Deployment in this manner helps keep deployment costs low. The deployment is designed to be done completely from the surface of the water such that the need for divers may be avoided. Assembly of such a deployment apparatus can be performed on the deck of a vessel at the water surface and then deployed to the sea floor. The fluid storage tubes 144 are rolled up on spool assemblies 172, with either dissolvable or timed releases or similar releases as are known to those of skill in the art. While FIG. 10 illustrates a fully closed end of fluid storage tube 144, a fluid bag having an end cap as disclosed herein is also contemplated such that an interior volume of the bag may fluidly communicate with the water outside tube 144, for example at the far end of tube 144 once fully deployed (not shown).

FIGS. 11-14 illustrate embodiments of the invention contemplated for deploying a fluid storage tube assembly 140 on the sea floor 142. As shown in FIG. 11, a plurality of open-ballast ballast bags 150 is deployed side-by-side on top of the sea floor 142. Bags 150 may be filled with sediment 178 via the technique described in FIG. 10, for example. A sediment-only ballast bag 180 may be positioned on one or both ends of the fluid storage tube assembly 140 to provide support for the end fluid bags to minimize deformation of the cross-sectional profile, and may also provide additional ballast for the other fluid tubes.

FIG. 12 shows a plurality of closed fluid tubes 150 with open ballast exposed to the internal fluid, deployed side-by-side and partially embedded in the sea floor 142. For example, as part of the dredging used to put sediment into the tubes 150, the technique described with respect to FIG. 10 may include dredging a channel 182 for the tubes 150 to rest in. Then, deployment of the tubes 150 from spool assembly 172 includes deploying tubes 150 such that tubes 150 lie within the formed channels 182. In this manner, the cross-sectional profile of the sediment portion of the tubes 150 is maintained close to floor 142, and separate transverse anchoring ballast bags 180 are not needed. The configuration of FIG. 12 can also be achieved by gradually displacing sediments underneath the fluid tubes 150, causing them to sink into the floor 142.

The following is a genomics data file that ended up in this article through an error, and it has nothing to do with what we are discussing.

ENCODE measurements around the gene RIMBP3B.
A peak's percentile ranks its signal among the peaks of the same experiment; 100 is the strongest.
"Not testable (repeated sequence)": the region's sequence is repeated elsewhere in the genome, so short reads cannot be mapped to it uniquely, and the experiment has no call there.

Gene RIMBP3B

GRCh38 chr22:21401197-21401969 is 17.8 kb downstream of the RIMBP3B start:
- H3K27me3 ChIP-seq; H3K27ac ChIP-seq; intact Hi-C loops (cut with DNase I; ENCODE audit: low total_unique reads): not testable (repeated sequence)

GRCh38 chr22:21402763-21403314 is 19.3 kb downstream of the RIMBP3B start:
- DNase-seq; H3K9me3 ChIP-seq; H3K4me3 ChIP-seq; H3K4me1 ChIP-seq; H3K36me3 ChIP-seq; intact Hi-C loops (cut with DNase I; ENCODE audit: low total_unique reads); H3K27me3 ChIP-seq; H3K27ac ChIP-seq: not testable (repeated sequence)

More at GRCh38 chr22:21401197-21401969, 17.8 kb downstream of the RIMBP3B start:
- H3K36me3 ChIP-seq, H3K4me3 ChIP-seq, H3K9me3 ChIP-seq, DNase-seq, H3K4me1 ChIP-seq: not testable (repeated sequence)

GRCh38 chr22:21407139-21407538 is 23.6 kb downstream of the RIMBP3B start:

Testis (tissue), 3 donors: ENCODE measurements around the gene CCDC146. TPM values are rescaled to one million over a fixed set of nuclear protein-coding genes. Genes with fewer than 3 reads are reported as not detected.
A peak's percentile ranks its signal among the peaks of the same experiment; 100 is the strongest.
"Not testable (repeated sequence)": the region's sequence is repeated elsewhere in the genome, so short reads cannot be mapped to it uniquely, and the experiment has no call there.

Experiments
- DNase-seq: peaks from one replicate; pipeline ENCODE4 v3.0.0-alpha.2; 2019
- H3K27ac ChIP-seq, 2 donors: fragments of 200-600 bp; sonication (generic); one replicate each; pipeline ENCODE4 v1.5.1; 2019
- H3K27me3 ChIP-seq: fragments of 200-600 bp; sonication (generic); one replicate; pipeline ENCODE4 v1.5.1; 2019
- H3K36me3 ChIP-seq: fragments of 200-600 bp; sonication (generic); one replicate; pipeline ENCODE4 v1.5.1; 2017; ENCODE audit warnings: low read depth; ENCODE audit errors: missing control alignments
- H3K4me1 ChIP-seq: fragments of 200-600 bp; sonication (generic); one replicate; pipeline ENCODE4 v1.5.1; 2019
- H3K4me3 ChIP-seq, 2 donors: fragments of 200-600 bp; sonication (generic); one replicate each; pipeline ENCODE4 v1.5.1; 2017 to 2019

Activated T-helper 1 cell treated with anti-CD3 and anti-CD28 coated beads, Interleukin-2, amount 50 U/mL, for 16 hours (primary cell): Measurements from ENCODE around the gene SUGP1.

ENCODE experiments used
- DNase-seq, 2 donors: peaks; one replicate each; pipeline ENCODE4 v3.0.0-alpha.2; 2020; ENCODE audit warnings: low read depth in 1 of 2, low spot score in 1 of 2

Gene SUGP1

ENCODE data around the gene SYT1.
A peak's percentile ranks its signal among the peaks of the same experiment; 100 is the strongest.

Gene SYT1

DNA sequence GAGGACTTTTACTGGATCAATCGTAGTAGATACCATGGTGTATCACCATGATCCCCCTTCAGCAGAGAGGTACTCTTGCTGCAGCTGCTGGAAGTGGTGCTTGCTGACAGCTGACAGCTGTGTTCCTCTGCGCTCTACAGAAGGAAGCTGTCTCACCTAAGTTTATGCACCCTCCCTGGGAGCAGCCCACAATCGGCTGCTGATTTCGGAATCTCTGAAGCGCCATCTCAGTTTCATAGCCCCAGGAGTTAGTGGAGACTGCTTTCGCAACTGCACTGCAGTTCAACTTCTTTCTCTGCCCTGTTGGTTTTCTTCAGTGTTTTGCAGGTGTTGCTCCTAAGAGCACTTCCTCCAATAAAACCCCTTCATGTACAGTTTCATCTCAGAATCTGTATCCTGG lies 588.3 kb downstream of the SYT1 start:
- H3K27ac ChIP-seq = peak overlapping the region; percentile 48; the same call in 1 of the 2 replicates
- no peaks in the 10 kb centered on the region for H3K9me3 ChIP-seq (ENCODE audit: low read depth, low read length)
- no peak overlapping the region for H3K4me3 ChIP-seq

FIGS. 13 and 14 show side-by-side deployment of closed-ballast ballast bags 184 in similar arrangements as bags 150 shown in FIGS. 11 and 12. Closed-ballast ballast bags 184 include a sediment portion 186 sealed from a fluid or dome portion 188 via a membrane 190. Having the sediment portion 186 sealed from the fluid portion 188 takes advantage of strain in the bag 184 to minimize a flattening out or a changing of the shape of the ballast in non-buried installations. The sealed sediment portion 186 also minimizes ballast loss as pressurized fluid enters and exits the fluid portion 188. Shapes of the fluid storage vessels will vary whether the compressed fluid section is sealed off from sea-water or not. The nearby water adjusts its position and the resulting stress on the bag in different ways depending on whether water is inside or outside the vessel walls. Both embodiments are practical (water inside the vessel or not).